Free will offerings, gym membership, groceries, clothing, entertainment, gifts for friends and general chilling.
- Savings 20%
Long-term savings could be saving for a child’s college fees or a home. Short term savings could be saving for a vacation or automobile.
The above is just a framework but it is a good one to think about whenever you receive money. Whatever does not get spent can be rolled over to the next week or month depending on your lifestyle.
If you gave me $1000, it would get split up something like this.
Tithe 10% =$100
Important expenses and obligations 50% = $500
The things that will make us effective financially in your life and business
- Only allow budgeted expenses no matter the feeling, need or desire. It helps with discipline, prudence and its wisdom.
- Spend cash or use a debit card as much as possible. Even though credit is good for some expenses, only few people even understand the financial system well enough to take advantage of its long term benefits. I tell all our clients to only use credit if the return is 4 to 10 times the amount spent. Debt is a bad master so learn to spend only what you have the money for already. I know what it is like to buy something on credit and not have the money to pay when the debtor comes calling. I have seen families publicly humiliated because of debt.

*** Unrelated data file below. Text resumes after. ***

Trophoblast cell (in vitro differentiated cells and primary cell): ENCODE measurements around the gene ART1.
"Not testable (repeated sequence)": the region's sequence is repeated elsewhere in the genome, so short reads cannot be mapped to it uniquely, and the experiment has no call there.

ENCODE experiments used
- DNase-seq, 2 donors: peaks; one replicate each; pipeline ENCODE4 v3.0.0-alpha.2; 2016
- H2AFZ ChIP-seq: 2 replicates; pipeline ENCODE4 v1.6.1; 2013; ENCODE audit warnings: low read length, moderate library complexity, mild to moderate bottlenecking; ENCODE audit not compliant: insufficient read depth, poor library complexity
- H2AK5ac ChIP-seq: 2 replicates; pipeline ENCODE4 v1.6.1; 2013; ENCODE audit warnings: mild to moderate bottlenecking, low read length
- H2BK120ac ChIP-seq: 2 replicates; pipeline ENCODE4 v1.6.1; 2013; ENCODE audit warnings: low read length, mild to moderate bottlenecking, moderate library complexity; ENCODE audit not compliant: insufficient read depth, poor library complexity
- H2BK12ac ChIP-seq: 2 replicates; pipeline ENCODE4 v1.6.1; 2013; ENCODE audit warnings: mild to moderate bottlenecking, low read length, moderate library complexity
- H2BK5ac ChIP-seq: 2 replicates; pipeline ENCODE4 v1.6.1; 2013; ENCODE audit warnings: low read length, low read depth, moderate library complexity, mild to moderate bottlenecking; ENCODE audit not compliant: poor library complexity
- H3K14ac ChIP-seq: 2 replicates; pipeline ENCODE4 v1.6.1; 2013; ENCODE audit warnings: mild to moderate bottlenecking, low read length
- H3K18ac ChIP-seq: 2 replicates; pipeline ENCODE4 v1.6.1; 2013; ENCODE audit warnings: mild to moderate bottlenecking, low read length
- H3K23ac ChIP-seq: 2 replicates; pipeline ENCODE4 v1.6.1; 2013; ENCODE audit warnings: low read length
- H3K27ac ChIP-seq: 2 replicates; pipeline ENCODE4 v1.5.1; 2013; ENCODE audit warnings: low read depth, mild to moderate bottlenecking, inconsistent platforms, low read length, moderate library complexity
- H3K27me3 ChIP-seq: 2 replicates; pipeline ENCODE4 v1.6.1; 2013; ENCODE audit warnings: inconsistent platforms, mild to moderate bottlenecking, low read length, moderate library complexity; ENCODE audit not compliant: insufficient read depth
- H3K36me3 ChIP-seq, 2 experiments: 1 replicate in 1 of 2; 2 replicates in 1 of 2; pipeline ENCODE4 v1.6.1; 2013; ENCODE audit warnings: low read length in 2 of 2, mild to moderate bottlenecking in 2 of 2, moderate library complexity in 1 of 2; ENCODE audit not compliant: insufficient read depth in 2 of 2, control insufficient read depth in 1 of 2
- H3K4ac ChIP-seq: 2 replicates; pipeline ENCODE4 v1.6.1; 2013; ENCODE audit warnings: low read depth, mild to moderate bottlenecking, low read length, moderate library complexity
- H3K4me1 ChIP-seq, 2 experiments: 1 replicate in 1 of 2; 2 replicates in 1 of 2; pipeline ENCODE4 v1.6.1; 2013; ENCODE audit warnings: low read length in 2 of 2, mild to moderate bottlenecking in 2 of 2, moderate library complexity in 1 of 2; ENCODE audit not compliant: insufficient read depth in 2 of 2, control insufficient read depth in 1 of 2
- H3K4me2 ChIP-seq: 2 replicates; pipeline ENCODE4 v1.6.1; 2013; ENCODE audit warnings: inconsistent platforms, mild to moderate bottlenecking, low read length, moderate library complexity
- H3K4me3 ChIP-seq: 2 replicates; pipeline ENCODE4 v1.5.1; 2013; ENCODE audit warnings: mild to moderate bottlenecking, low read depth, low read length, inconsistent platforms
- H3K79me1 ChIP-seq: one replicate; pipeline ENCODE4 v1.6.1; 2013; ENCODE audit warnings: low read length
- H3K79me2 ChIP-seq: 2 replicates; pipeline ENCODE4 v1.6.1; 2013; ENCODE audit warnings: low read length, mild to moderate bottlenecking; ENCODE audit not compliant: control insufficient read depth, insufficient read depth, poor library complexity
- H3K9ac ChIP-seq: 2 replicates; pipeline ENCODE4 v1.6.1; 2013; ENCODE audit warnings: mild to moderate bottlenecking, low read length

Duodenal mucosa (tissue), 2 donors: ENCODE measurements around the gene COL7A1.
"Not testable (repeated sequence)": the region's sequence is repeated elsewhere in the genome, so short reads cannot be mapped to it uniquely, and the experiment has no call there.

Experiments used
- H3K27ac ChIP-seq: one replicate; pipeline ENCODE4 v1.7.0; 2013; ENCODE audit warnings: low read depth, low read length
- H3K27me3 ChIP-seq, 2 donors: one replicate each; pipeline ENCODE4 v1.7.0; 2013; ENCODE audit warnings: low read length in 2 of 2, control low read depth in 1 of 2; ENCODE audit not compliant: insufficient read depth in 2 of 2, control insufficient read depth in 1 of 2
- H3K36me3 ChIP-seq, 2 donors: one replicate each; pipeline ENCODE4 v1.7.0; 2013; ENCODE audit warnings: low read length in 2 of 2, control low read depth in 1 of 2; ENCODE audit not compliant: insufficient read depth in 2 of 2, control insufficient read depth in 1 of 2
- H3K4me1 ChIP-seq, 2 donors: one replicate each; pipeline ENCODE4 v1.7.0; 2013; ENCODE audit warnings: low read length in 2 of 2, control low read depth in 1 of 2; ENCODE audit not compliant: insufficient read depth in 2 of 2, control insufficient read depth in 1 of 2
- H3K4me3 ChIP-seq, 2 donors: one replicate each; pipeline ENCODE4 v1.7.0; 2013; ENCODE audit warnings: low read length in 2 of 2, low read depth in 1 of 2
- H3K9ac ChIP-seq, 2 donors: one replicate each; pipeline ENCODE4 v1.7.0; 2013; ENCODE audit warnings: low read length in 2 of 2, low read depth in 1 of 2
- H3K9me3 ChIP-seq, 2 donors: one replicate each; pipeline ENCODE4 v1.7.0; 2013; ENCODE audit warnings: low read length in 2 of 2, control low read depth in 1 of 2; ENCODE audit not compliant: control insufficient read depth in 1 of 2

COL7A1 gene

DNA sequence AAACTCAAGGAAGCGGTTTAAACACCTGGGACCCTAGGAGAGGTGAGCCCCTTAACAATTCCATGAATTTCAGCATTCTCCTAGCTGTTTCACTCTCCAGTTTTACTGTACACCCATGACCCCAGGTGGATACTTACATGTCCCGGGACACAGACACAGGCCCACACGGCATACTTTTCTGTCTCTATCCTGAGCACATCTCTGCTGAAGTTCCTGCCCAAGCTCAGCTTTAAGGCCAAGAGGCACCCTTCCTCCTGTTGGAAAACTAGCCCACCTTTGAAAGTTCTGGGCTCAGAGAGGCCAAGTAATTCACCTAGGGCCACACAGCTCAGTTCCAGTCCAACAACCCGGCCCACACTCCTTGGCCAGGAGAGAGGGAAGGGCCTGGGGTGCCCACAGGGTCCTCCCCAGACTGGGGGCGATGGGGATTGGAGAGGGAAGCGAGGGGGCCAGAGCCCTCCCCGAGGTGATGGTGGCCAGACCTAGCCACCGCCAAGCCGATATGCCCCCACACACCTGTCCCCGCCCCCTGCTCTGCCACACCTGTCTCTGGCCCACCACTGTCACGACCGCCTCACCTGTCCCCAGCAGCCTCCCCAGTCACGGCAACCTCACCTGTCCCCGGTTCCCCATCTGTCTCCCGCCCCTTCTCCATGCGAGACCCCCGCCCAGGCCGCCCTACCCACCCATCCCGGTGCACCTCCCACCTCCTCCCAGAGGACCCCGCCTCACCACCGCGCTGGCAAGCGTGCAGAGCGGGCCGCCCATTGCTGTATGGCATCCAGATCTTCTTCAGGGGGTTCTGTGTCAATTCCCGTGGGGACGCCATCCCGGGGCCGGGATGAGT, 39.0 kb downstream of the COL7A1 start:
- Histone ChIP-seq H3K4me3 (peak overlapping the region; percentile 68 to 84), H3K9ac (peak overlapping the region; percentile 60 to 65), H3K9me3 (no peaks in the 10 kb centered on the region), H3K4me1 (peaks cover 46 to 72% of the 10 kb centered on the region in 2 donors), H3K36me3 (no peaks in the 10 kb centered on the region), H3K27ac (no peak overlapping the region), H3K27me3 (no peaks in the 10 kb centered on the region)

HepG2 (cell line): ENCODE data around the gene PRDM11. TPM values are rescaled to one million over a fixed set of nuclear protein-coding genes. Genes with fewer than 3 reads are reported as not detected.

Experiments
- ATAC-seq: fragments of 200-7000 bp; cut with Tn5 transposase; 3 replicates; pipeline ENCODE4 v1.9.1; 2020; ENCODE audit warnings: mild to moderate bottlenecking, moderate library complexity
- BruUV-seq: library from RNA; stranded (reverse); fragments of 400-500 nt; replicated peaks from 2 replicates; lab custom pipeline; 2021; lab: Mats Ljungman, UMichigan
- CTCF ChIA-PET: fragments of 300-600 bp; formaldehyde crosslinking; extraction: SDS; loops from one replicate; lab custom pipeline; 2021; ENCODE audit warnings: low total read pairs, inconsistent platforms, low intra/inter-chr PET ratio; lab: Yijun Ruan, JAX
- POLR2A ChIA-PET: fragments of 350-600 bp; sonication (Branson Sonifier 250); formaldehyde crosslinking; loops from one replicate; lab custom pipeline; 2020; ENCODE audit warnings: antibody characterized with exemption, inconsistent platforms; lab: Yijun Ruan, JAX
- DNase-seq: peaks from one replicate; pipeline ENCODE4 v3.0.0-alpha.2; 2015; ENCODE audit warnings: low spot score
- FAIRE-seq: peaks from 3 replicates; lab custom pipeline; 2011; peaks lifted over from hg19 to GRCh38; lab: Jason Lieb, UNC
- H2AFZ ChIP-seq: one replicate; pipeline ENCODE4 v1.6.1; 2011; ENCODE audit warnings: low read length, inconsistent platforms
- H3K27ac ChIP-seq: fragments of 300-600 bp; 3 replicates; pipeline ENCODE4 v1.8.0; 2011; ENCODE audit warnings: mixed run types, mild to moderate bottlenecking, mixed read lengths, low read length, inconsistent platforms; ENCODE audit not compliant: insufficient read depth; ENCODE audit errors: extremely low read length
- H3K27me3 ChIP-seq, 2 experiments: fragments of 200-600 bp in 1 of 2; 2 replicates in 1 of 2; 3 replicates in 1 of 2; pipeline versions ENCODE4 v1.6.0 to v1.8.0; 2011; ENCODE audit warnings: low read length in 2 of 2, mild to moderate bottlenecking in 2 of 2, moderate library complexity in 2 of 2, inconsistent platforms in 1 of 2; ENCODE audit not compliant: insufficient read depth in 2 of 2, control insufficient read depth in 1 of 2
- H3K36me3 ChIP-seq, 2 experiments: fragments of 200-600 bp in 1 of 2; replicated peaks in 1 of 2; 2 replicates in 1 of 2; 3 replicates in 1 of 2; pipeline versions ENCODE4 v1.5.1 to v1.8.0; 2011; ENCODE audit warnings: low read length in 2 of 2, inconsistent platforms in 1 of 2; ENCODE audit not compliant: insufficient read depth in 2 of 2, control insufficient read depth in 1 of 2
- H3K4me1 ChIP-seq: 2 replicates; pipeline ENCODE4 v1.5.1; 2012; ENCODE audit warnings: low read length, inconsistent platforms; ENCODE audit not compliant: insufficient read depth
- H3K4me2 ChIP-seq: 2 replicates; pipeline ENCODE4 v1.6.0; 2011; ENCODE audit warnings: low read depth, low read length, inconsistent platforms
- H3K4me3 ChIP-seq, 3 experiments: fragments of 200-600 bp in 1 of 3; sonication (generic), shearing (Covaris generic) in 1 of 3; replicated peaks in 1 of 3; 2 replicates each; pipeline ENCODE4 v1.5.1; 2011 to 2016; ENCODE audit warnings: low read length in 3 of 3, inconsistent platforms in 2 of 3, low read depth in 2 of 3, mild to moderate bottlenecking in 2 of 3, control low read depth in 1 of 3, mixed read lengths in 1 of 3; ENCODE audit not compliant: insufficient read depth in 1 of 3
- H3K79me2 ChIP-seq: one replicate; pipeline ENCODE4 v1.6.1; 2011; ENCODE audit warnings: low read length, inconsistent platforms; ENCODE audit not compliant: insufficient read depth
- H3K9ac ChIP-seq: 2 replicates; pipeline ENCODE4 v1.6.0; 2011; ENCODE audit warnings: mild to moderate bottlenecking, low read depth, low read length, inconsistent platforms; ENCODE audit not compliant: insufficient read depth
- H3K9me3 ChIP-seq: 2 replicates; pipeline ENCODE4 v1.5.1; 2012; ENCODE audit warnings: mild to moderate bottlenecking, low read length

- If you have someone you can trust like your spouse or business partner, have a 30 minute session once a week where you discuss weekly expenditure. If you are married, perhaps it could be after dinner on Sundays. Try not to make it take more than half an hour of your time because money does not deserve to take up too much of your thought-life. You will know how much you have spent and you can decide together to reduce something by $10 or $50 and move it into our savings or investments bucket.
- Prudence versus El Cheapo
Prudence is when we consciously have things we spend money on even before money comes. We can decide we won’t do dessert during the week so we can save that money for a dinner on Friday night. Prudence is spending at your level today. Prudence is thinking long term.
The simple table can be found at lifehacker.com
If we want more guilt-free income you can either get lower fixed expenses like lower internet or phone subscription, move to a cheaper city, get more income or just spend on some that matters to us.
Like I said, this is a general framework so tweak as you see fit.
Do you have any budgeting tips that I can include in a future post? Please share.